Phofolos had a similar approach towards choosing which pieces to include in the show. “I laid everything out that I’ve done this year and that was the first time that I had all of my art collected together. It was then pretty obvious at that point what I should put in the senior art show and what I shouldn’t.” He continued, saying, “you can definitely tell what pieces I did at the beginning of the year; they’re radically different from the pieces I did near the end of the year in showing how much better I’ve gotten.”

     Aside from highlighting artistic growth, the Senior Art Show also helps students master presentation, which is an important part of the art department’s curriculum.

     “The senior art show is really about the bigger picture. The show is the culminating experience of so many students who have spent so much time expressing themselves here in the art department. To them, it’s enormously important to learn the final set of skills of how to present their work in such a way that makes an impact on those who come to view the show,” said Rosi.

     Whether in the form of matting drawings, paintings, or photographs, putting the final touches on artwork has certainly added a feeling of realness to the show. “I’m a little stressed out, but it’s going to be nice to be able to look at everything I’ve done over the years organized and all together,” said Phofolus. “I’m definitely excited to see the final product.”

     Rosi agreed, adding, “the senior art show is the greatest stress of our year, but it’s also the greatest love of our year. When it’s all set up and the teachers are sitting in the room with their students, I feel prouder than proud when I look around.”

     This sentiment was shared by the students, who have an equal feeling of pride towards their teachers. “All the art teachers have been extremely helpful and have definitely helped me grow as an artist. I’m also very thankful to have had a place and the resources to create art,” said Celeste Cashmore (‘19) who will be attending Maine College Of Art next year as a sculpture and ceramics major.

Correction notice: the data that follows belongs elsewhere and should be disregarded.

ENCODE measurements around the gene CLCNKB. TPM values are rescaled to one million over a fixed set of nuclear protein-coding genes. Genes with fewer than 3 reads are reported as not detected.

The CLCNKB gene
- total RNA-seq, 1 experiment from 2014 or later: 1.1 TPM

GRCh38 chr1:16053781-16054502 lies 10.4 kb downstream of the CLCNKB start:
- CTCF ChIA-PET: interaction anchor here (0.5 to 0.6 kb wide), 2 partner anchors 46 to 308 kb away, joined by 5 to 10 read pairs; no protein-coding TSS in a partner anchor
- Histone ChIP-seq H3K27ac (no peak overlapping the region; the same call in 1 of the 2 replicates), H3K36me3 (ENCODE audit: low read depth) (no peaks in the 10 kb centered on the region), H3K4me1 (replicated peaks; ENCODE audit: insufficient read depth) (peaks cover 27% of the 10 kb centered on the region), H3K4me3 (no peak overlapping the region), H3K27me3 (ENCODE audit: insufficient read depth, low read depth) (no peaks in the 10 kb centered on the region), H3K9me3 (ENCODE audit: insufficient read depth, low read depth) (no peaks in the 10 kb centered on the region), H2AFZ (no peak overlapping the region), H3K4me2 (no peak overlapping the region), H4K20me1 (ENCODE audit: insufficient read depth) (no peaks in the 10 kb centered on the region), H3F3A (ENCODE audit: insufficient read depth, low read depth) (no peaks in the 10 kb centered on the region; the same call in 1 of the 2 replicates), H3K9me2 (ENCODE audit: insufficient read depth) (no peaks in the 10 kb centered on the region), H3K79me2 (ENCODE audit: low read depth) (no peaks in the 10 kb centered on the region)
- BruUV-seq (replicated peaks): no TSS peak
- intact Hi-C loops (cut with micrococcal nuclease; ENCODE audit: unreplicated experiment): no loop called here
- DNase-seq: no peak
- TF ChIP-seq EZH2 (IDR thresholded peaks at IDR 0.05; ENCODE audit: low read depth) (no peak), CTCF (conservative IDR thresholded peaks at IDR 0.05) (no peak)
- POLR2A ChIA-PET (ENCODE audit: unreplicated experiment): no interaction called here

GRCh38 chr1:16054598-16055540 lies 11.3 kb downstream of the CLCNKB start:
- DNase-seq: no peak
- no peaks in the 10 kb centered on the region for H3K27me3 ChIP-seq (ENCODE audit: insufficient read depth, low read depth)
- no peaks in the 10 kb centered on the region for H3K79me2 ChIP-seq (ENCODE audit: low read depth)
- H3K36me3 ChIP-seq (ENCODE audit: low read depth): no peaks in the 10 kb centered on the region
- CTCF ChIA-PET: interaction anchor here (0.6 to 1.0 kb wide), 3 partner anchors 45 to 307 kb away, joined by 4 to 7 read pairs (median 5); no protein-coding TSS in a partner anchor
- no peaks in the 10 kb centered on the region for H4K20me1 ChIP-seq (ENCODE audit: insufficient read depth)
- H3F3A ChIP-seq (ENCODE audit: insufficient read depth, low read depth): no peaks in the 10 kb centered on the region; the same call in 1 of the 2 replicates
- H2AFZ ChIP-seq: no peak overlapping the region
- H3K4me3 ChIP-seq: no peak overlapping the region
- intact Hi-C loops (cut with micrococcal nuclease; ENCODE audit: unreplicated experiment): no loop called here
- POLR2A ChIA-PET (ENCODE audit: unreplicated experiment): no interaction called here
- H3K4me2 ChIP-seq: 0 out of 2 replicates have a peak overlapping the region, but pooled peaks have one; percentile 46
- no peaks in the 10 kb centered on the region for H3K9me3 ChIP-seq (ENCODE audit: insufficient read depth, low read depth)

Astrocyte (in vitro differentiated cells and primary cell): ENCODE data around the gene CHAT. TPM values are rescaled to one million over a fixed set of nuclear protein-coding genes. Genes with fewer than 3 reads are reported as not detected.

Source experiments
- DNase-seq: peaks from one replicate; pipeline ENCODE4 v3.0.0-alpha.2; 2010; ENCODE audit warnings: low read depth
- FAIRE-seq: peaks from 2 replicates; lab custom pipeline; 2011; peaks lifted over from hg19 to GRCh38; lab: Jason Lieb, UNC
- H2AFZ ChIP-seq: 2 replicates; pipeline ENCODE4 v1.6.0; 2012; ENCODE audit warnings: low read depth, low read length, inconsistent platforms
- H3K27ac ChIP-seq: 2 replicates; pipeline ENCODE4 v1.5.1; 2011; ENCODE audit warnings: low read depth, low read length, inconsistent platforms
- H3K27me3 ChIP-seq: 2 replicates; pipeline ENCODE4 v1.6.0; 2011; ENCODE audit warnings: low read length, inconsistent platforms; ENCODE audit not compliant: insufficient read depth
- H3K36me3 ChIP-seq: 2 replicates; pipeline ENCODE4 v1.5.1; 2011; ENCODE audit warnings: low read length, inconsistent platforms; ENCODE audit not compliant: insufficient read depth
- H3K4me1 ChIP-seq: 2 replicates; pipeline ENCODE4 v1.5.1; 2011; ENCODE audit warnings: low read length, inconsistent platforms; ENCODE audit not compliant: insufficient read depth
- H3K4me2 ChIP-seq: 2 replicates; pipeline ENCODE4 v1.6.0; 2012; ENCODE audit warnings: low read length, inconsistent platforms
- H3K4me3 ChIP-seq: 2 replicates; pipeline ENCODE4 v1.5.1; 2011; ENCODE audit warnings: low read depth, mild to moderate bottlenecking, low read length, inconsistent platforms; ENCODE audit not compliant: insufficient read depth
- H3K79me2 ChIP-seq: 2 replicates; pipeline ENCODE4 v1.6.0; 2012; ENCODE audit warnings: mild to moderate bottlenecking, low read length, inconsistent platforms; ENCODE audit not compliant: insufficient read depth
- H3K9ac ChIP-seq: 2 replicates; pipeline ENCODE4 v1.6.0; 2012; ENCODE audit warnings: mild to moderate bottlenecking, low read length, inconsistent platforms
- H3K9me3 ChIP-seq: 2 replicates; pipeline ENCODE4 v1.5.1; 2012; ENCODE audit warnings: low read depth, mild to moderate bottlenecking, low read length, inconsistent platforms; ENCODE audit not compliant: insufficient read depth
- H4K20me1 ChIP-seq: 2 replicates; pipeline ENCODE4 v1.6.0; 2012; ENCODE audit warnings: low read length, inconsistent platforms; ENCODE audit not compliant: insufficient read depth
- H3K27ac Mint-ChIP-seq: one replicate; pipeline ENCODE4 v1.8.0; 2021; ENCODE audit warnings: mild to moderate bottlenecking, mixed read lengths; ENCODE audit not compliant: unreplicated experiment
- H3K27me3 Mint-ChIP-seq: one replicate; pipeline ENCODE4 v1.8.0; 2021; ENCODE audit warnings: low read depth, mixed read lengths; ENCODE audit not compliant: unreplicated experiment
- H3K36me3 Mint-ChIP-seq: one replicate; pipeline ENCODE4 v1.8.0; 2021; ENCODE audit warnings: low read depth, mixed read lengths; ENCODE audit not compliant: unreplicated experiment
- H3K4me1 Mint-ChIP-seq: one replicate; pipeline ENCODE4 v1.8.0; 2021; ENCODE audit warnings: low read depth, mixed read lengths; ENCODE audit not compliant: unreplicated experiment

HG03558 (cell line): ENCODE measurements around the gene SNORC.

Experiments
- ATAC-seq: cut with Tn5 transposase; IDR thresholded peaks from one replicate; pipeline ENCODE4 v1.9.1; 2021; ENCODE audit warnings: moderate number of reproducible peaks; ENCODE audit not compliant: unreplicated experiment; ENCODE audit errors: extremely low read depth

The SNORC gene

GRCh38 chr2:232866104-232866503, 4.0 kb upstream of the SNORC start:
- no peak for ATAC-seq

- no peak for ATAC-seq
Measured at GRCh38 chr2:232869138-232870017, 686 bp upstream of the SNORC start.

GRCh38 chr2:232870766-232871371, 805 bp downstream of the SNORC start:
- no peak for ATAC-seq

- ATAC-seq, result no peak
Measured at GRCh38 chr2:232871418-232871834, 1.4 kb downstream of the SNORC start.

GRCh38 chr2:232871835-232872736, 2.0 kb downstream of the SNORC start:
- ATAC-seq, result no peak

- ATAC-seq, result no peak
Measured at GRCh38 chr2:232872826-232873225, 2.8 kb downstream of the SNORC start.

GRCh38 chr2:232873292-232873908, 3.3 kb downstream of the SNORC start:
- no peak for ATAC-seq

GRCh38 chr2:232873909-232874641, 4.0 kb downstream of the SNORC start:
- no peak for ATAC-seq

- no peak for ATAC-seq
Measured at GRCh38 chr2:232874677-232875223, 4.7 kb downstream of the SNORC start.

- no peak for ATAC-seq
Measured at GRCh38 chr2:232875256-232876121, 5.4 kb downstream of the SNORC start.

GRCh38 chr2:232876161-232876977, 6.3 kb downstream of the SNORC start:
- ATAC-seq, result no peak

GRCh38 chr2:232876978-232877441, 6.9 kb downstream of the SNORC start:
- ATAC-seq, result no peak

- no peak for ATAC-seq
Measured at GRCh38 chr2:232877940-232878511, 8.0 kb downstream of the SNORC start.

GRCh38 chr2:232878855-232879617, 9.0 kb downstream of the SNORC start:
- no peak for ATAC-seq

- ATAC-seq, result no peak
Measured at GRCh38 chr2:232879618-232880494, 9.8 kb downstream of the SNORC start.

Kovalcik agreed, adding, “the art department here has been so helpful in supporting me and my friends. They’ve created such a welcoming environment that allows kids to experiment and find their calling,” she said. “I came into high school loving art but thinking it wasn’t possible to make a career out of it. But since Mr. Lawrence, Mrs. Bilynski, and Mrs. Rosi are all walking examples of people making a career out of art, they really enabled me to pursue a future in the arts myself.”

     In terms of supporting students’ futures and passions, the art department has made it their goal to support as many interests as possible through the range of classes offered. “If we only taught a couple kinds of classes, it would be a detriment. Not only would there only be a few types of art in the show, but not all students would be able to find a place in the art department,” said Rosi.

     Whether through the availability of classes or the preparation for the upcoming Senior Art Show, many artists are confident that the art department has made a lasting impact on their lives. “I feel like I have acquired enough skills in just the couple classes that I’ve taken here to be able to go off in the future and pursue art,” said Phofolus, who is heading to the University of New Hampshire next year. “It’s going to be a hobby for the rest of my life, especially since there’s just a very special feeling that I get when I make art.”

     To get a chance to look at the wide array of works included in this years’ Senior Art Show, be sure to visit the multi-purpose room tonight, May 29th, from 5:30 to 7:00 pm, or during the school day on the 30th or 31st.

Article by Devan McClain